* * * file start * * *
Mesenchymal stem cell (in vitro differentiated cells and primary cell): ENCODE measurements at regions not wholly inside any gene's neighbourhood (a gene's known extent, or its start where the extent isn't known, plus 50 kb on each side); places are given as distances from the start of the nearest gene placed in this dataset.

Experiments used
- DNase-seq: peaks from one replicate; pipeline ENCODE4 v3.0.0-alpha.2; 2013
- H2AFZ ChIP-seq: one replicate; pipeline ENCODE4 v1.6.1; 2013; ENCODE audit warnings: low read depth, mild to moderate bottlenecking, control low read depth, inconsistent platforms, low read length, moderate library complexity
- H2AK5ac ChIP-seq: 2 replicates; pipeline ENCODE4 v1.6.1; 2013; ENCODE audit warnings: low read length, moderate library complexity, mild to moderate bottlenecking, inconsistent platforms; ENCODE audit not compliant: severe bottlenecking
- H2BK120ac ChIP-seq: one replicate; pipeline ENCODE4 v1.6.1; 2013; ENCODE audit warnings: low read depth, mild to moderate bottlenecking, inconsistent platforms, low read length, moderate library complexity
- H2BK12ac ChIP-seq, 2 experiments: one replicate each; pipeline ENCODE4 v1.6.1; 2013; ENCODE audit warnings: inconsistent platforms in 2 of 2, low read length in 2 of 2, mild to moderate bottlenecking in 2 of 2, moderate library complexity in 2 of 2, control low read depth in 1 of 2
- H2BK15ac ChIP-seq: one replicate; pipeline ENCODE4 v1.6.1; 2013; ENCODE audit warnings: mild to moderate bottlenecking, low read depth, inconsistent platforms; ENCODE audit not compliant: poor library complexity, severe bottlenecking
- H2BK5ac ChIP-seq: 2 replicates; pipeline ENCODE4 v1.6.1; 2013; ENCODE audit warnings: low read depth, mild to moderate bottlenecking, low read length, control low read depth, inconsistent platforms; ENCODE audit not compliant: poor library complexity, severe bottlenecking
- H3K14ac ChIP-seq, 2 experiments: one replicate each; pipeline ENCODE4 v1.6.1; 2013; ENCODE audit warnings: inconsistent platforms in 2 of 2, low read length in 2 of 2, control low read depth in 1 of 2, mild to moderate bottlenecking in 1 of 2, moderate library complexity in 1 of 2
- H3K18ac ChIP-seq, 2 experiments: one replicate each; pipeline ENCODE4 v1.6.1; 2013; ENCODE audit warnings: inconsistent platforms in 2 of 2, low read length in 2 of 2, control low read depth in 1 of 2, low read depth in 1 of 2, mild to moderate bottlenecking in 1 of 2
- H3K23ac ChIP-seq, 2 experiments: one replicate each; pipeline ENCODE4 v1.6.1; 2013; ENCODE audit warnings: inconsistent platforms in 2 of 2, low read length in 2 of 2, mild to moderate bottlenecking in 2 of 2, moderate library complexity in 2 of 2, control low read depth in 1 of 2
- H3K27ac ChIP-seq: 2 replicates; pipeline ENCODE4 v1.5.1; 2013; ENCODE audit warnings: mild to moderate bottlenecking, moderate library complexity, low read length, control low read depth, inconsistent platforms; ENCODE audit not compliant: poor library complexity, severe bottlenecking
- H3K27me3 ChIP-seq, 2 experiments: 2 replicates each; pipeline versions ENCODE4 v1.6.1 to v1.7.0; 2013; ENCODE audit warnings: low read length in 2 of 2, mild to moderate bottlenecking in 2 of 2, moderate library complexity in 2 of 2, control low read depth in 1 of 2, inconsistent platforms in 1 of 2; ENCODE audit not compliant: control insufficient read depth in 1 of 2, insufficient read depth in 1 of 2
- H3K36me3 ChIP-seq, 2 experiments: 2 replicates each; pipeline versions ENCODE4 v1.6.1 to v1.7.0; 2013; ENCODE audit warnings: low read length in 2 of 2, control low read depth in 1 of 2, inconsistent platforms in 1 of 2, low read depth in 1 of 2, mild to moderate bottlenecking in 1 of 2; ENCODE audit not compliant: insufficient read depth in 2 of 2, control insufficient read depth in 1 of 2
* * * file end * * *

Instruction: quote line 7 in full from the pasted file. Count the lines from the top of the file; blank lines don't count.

- H2BK12ac ChIP-seq, 2 experiments: one replicate each; pipeline ENCODE4 v1.6.1; 2013; ENCODE audit warnings: inconsistent platforms in 2 of 2, low read length in 2 of 2, mild to moderate bottlenecking in 2 of 2, moderate library complexity in 2 of 2, control low read depth in 1 of 2